Mumsnetters, I remain worried. In fact I've worked myself up into a right state, although my DDs and DH have their reservations too I think mine are more - um - overt! He's coming on Friday, I have seen some more photos. He looks like a different dog. I can only assume he went downhill after the original photos were taken (dog rescued from Romanian "kennels"). He now looks like an Alsatian cross, something we would never have considered. He's bigger and hairier than we wanted, apparently he sheds by the handful.

I don't quite know how to explain my concerns - well, some basic stuff like arranging feeding and sleeping etc., I suppose really I am saying I am not sure I can love this dog. I am not even sure I can like him a lot. Since we finally agreed to take him I've cried for my previous dog even more, having trouble sleeping, can't concentrate etc.

When we got our first dog it was an exciting trip to see a bunch of tiny puppies, we were so happy it was like a dozen Christmases. But this feels so wrong. Either that or I am completely over-reacting, making it out to be a catastrophe etc., - should we have waited longer?

CocktailQueen Wed 03-Jun-15 22:57:38

Sounds like you don't want this particular dog. Can you just go to visit him without committing to getting him?

elastamum Wed 03-Jun-15 23:02:39

I think you are just daunted. Its like giving birth to a teenager! FWIW we got given a third rehomed labradoodle who was a year old (our others arrived as puppies). She drove me mad for about a year before she settled down. BUT she has been ill recently, we nearly lost her, could still and it has made us realise how much we all love her to bits. If it is anything like my experience, it will be different, the new dog will try your patience as you get to know each other, but I can assure you, you will come to love him too smile

BurningBridges Wed 03-Jun-15 23:14:58

That's reassuring elastamum thank you.

Cocktail he's been placed with a volunteer for a few days till we can get to pick him up, then we have a trial or foster whatever you want to call it - for a week or so. But I am worried we'll feel so guilty even if he is wrong for us we wont want to tell the rescue. I think this a general problem with European rescues, you can only see a photo first.

JoffreyBaratheonFirstofHisName Thu 04-Jun-15 00:17:07

I think you're still grieving and that's utterly normal and fine. Even after we got our new pup, I still looked at her some days and cried my heart out for our old dog, who I loved beyond all things and always will.

You are fostering, so no risk - emphasise that to yourself. And maybe he will win a little corner of your heart once you know him. If he doesn't - you have tried. Nothing to lose.

BagelwithButter Thu 04-Jun-15 15:28:43

You must really try hard not to feel bad about your feelings. I think they're completely natural.

If you are taking him on trial/foster then it's understood that he may not be the perfect fit for you and your family. Hopefully, you can go for it with an open mind and just be truthful with yourself about it.

The rescue will be prepared for dogs to be returned to them. It won't be the first time it's happened (for all kinds of reasons) but they will be able to find another foster until the dog finds its forever home.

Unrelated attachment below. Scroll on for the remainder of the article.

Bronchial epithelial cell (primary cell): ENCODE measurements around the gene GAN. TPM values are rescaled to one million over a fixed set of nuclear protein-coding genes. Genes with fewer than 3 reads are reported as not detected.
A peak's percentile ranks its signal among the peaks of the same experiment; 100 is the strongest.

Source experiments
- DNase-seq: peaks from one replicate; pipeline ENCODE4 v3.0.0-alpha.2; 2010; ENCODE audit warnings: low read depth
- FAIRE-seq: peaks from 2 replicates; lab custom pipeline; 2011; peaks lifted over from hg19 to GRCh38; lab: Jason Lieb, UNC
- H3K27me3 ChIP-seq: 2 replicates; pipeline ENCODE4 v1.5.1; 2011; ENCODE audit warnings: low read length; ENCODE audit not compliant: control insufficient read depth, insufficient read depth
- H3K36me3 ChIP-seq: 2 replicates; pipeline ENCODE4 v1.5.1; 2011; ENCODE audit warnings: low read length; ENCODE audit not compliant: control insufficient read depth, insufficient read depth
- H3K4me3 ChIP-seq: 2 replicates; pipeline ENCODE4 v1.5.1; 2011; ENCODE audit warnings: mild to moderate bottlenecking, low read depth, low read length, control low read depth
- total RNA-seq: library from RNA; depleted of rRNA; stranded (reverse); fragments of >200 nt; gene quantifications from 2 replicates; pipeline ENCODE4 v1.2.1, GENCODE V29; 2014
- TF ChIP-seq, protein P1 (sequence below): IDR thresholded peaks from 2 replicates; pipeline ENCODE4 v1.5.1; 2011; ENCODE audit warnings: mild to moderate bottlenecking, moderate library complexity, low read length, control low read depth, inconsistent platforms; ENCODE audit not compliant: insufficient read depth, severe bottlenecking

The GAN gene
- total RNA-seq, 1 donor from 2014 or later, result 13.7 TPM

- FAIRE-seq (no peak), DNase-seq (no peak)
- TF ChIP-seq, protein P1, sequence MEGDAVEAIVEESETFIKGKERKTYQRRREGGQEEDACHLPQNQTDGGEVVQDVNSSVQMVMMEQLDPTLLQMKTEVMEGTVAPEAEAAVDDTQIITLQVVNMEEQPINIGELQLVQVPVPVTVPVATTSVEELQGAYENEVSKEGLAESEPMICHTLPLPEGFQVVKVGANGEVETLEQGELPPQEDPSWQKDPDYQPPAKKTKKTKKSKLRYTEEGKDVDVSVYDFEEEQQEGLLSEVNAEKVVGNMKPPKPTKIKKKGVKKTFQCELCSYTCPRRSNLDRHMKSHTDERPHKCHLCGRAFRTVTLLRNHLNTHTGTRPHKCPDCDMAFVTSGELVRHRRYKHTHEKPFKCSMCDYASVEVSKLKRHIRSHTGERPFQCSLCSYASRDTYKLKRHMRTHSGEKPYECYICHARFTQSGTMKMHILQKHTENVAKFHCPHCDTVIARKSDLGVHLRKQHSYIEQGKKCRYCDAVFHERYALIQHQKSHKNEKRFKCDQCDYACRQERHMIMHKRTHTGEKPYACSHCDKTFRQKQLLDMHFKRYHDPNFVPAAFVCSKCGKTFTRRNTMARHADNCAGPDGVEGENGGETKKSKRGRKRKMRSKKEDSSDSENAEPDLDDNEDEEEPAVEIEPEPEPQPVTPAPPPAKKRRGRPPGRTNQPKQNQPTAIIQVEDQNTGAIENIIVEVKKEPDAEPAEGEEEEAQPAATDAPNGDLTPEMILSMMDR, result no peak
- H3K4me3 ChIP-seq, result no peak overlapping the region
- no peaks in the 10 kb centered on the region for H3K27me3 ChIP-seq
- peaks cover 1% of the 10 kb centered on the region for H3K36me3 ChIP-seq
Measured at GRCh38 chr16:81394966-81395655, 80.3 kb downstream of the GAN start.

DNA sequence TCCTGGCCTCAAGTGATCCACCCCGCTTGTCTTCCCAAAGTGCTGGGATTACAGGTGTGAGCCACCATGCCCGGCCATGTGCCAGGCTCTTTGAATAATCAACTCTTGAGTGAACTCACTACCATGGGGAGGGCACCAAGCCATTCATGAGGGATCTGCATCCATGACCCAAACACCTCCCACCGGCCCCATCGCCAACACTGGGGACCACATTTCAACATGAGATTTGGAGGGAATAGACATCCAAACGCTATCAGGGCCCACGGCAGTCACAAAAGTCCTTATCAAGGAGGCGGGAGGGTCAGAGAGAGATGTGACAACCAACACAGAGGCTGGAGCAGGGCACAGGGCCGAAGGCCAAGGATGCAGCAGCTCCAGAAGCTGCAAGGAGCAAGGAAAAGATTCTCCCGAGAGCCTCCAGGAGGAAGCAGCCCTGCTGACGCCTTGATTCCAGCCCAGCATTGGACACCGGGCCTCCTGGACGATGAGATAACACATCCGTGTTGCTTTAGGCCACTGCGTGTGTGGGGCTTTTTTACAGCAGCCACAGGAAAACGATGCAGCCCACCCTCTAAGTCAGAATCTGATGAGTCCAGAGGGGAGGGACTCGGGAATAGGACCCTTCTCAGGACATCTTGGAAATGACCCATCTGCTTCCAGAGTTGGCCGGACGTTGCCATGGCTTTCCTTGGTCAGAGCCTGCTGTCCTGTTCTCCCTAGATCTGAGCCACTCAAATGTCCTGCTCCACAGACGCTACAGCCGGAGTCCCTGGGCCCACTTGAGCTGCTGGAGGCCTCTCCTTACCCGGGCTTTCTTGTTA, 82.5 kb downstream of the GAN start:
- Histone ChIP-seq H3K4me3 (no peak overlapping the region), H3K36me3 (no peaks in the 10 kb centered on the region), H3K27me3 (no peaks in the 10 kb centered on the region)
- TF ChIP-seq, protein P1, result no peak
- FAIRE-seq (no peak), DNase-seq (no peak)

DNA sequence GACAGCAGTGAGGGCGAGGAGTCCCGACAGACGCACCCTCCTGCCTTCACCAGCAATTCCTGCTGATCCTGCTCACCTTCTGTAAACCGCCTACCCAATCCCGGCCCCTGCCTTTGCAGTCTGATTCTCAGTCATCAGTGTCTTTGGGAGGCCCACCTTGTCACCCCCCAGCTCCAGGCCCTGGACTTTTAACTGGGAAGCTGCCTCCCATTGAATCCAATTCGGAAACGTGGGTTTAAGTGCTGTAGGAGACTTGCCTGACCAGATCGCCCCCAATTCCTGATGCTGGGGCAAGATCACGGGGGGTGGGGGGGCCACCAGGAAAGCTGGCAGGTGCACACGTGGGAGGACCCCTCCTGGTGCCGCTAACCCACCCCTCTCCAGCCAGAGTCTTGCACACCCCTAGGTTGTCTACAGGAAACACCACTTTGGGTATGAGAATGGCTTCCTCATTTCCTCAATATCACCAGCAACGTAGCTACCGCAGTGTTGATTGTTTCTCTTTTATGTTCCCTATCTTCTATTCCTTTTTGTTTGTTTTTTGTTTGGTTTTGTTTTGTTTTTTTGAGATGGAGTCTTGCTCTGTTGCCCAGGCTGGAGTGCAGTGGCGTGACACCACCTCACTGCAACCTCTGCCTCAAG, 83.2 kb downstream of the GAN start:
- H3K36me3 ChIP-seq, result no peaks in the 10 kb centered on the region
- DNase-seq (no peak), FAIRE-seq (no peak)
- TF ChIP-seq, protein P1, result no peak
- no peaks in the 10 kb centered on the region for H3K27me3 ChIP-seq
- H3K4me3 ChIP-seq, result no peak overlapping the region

Hopefully it will go well but, if not, don't feel bad. It might be too soon or it may not be the right dog. Better to say so at the beginning rather than after a year. Good luck and fingers crossed.

BurningBridges Thu 04-Jun-15 18:17:18

Thank you everyone. Today I had to go out and buy supplies for new dog, I was explaining to lady in the pet shop why he couldn't have treats yet and started crying. She gave me some free treats to put away for when new dog is able to have them.

I also went to my new job to look at the office and, guess what, dogs!! People are allowed to bring their dogs in! I was like shock - feel much better and more positive about it today, particularly after that. I know it won't be all plain sailing.

Thank you everyone for support - as we always say (well I do) I don't know how I would have got through all this without you.

EasyToEatTiger Thu 04-Jun-15 22:09:27

We still live with 4 dogs. Our 2nd dog, Boris, who died at the end of 2013 was my chosen dog. I said I would leap into his grave to be with him when he died. I didn't, and instead we have rather a lot of other dogs. I love them all to bits and they are all different.

Our youngest rescue has ishoos, and our pup has ishoos, and the older dog isn't perfect, and our eldest is 17.5 and really on her last legs. I enjoy it when ishoos become non-ishoos. Most things are doable.

BurningBridges Thu 04-Jun-15 22:34:12

I do love your posts Tiger it sounds like a very happy home. Pickle was my Boris; I've yet to experience being able to love another dog but I will take heart from your account.

EasyToEatTiger Fri 05-Jun-15 00:39:16

Thank you BurningBridges. Home life is not at all roses in the garden. It's often more like a bad bit of Eastenders or Thomas Hardy. I work very hard to make sense of family life and I am touched that you think we have a happy home.
I think your new dog will be ok. It wil take a while to get used to each other.
In the meantime, the oldie is ok, the younger dog is good out, but hell inside, and the rescue is terrified of newcomers and the pup has lots of teeth. And it's not good for the children. I have taken the dog to school, and they are going to a specialist sheepdog trainer. At the moment it alll feels very confusing....